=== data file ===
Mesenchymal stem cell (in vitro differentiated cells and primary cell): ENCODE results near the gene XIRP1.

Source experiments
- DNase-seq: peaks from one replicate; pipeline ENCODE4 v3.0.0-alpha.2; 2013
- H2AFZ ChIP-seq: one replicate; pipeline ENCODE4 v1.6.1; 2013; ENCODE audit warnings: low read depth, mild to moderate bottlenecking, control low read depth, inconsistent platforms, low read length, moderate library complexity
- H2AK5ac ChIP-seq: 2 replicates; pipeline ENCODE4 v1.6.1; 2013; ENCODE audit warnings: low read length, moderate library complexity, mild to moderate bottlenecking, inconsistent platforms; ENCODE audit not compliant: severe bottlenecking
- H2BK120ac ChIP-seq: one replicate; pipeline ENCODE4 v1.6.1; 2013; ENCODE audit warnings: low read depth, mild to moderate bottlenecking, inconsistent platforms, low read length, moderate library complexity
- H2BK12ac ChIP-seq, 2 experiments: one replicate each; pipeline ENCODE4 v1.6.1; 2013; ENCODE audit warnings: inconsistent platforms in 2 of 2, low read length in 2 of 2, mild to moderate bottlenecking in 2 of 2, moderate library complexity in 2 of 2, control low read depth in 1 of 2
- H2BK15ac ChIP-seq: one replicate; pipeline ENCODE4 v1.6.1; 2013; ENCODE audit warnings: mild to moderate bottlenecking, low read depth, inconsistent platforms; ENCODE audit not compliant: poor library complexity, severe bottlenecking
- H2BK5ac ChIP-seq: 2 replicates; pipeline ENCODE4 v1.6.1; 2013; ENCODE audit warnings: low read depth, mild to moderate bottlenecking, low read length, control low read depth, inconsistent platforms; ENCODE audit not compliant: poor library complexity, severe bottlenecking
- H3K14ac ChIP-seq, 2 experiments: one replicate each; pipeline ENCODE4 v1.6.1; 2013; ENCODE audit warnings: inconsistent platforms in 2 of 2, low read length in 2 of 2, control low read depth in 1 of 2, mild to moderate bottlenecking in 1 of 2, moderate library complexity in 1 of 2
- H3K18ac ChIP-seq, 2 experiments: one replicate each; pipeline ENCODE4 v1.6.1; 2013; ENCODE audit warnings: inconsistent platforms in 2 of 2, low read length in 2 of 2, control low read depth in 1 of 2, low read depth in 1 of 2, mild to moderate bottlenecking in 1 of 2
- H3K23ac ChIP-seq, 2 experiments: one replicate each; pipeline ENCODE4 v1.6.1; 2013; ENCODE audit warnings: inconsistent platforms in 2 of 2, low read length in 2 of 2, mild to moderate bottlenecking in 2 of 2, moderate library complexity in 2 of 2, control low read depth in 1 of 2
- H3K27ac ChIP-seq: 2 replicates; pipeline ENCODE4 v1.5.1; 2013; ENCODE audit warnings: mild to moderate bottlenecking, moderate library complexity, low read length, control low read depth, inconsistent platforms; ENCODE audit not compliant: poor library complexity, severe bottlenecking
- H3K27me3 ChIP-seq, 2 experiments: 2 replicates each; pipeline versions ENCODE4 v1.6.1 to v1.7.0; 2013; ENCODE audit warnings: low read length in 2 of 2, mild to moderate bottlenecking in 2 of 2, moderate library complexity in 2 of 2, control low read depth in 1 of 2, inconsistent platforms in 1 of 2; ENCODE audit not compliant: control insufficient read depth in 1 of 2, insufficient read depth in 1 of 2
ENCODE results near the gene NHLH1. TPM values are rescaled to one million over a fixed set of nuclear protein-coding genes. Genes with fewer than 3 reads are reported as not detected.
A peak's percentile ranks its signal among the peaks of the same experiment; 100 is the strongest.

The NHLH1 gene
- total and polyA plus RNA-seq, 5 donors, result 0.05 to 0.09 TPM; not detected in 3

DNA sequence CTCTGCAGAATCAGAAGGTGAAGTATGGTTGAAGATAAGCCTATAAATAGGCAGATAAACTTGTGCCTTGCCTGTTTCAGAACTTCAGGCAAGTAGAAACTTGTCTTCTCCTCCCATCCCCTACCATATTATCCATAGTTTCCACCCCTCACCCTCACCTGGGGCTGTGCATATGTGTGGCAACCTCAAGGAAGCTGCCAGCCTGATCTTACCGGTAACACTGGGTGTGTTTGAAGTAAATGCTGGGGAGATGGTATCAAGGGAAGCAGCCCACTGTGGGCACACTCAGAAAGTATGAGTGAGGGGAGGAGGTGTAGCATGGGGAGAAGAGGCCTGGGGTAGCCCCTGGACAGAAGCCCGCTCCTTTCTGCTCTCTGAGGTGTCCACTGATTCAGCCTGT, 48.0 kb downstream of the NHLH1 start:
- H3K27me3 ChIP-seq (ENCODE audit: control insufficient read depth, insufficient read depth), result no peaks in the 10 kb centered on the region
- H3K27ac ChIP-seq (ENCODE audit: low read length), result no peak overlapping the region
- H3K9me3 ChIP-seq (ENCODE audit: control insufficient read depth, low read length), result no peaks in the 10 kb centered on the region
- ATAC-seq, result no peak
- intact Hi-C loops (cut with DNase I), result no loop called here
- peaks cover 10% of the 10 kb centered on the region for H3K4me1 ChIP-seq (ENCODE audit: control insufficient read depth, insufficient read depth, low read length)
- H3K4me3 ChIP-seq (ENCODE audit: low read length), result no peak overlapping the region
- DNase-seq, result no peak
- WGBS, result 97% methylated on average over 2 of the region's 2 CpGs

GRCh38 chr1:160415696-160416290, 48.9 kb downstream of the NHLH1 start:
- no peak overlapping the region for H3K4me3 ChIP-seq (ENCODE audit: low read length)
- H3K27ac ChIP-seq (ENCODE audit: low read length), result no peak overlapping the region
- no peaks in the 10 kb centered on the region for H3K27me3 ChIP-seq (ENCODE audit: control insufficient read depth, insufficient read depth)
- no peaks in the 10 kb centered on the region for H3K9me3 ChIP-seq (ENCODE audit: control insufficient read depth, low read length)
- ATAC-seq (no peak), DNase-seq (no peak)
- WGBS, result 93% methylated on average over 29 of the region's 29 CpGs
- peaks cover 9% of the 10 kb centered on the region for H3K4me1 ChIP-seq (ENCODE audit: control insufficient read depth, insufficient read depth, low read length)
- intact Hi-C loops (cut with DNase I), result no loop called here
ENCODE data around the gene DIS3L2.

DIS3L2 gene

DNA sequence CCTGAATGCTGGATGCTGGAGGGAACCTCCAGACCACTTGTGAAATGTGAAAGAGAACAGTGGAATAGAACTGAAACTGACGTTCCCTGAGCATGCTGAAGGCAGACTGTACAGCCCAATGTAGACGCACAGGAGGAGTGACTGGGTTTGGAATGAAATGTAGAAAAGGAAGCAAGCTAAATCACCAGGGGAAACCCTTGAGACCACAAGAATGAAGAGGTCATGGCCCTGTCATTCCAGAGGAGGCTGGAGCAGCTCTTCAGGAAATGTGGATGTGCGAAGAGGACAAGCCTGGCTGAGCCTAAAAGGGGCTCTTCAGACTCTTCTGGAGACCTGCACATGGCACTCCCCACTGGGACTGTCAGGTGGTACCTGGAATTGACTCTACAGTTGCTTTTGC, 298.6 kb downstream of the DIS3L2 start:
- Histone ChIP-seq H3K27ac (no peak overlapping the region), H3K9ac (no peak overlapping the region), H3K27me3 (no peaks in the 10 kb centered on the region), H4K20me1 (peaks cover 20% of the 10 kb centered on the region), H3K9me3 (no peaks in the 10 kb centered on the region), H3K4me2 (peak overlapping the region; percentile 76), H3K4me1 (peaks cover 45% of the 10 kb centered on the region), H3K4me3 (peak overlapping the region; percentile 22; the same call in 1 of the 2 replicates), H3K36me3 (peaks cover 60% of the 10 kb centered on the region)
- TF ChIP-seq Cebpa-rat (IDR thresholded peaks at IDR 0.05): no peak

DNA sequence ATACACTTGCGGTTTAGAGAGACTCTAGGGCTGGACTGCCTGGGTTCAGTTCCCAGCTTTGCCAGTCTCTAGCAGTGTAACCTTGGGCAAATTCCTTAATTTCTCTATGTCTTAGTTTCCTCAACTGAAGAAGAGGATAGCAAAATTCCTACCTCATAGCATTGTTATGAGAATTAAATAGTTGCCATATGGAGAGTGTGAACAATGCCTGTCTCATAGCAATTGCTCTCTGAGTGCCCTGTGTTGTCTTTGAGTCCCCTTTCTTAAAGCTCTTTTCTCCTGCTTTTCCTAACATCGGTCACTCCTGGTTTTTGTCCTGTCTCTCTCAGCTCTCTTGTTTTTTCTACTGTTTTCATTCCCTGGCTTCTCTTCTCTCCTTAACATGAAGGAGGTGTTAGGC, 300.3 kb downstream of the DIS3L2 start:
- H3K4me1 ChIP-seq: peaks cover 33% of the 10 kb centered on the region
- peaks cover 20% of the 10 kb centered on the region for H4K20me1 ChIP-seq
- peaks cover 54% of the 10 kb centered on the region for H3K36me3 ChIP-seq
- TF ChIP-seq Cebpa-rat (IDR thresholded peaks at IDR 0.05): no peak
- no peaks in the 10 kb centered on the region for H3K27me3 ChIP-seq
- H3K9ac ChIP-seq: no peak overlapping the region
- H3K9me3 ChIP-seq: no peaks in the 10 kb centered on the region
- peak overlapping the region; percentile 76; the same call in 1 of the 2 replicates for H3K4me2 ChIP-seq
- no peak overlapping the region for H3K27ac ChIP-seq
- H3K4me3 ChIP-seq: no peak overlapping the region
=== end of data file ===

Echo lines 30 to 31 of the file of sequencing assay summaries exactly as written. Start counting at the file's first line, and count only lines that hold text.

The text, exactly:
- no peak overlapping the region for H3K4me3 ChIP-seq (ENCODE audit: low read length)
- H3K27ac ChIP-seq (ENCODE audit: low read length), result no peak overlapping the region